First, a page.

Any MOTs for vans which expired on or after 30 March have been extended by six months. This means certificates are still valid, but it’s no guarantee that the van is roadworthy.

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However, as the government points out, it’s the responsibility of the van owner or fleet operator to ensure the vehicle is safe to drive and roadworthy.

You could be fined up to £2,500, be banned from driving and get three penalty points for driving a van in dangerous condition.

With this in mind, Volkswagen has a list of tips for keeping your van roadworthy.

Van driver

David Hanna, head of service and parts at Volkswagen Commercial Vehicles, said: “Extending the MOT is great news for many drivers who would be unable to book in for a test but it does put the onus on owners and fleet managers to ensure the vans on the road remain roadworthy.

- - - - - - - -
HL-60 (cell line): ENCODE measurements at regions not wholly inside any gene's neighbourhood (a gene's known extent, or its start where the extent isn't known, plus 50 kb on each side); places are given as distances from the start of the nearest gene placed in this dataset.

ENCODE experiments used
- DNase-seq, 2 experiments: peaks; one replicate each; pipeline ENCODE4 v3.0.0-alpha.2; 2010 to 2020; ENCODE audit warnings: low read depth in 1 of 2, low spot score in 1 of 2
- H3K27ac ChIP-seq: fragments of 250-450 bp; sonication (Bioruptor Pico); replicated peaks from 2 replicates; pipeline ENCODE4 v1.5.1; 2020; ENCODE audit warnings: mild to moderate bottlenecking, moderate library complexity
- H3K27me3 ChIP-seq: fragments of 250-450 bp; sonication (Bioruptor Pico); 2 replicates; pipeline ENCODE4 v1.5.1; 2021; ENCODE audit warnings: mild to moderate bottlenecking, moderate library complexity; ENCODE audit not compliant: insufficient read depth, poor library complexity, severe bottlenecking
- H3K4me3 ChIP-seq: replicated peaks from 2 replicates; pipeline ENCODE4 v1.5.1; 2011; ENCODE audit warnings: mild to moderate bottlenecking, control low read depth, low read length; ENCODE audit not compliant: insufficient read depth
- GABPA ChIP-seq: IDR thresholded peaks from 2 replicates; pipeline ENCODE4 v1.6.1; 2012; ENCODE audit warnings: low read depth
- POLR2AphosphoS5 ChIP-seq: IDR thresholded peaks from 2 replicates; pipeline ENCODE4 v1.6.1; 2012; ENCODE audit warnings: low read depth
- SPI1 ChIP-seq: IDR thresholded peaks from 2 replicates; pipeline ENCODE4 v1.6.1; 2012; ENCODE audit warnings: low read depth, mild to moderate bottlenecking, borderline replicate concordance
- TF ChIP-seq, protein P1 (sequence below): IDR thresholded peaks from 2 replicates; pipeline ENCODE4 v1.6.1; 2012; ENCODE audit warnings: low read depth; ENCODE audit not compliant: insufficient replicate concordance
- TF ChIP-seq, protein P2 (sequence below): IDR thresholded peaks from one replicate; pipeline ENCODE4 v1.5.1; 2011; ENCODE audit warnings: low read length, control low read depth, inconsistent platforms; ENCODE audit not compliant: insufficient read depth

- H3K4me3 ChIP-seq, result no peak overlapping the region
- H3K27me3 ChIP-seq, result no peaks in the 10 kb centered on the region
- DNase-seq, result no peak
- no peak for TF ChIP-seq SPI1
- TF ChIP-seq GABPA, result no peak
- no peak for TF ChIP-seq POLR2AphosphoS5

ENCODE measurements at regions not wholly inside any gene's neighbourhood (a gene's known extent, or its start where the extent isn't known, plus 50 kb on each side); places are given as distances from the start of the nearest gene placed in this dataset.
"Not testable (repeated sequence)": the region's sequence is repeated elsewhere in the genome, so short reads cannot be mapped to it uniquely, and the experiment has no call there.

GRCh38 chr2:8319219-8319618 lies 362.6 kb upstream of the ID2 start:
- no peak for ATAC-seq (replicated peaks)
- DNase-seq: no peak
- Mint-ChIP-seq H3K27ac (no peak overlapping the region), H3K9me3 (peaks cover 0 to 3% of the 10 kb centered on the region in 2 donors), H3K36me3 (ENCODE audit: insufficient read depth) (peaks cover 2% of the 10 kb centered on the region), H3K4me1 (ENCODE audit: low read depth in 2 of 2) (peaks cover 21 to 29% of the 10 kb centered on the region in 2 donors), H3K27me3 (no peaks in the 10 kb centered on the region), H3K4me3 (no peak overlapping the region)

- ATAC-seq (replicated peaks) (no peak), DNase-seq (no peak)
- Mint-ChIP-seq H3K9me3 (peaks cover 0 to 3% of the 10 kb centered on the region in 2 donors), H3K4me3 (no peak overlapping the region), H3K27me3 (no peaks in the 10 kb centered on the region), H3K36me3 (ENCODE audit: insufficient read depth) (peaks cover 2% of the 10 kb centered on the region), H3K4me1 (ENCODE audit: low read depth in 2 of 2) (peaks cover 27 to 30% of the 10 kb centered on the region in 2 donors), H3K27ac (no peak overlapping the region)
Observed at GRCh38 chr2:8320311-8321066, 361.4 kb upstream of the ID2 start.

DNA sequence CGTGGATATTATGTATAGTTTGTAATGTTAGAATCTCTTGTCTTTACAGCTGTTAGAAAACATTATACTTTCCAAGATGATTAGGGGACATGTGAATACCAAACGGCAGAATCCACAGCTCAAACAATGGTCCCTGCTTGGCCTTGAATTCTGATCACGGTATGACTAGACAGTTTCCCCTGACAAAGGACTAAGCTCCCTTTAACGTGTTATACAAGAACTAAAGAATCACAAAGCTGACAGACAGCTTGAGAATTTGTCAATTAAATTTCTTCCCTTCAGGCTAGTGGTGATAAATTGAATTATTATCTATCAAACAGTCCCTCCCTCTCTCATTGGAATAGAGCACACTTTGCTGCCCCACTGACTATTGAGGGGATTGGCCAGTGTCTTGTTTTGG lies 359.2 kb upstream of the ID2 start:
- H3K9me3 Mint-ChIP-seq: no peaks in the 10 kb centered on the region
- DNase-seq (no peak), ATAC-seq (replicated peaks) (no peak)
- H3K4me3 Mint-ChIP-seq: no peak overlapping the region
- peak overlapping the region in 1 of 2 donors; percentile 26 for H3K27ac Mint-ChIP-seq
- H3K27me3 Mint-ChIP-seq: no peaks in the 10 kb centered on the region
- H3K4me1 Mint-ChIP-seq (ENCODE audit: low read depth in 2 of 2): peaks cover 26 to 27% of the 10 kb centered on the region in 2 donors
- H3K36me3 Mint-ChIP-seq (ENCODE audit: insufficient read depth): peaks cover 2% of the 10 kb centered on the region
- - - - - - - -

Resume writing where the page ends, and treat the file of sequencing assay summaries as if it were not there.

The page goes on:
“We’ve compiled these top tips which can be done at home to make sure you to stay on the right side of the law during the COVID-19 crisis. And even if your van isn’t being used at the moment, when you go back to work it’s just as important to complete these checks, too.

“And if drivers identify any serious issue, we’re proud that nearly all our van centres and authorised repairers across the UK are open during the crisis for essential maintenance for key workers.”

How to keep your van roadworthy

  • Tyres. Use a 20p coin to check that the tyres have at least 1.6mm of tread depth. If not, you’ll need to change at least one of the tyres.
  • Brakes. Any judder through the steering wheel could be a sign of warped discs. Also look out for excessive travel on the brakes, as this could be a sign of a hydraulic fault. Make sure the ABS light goes off when the van is running.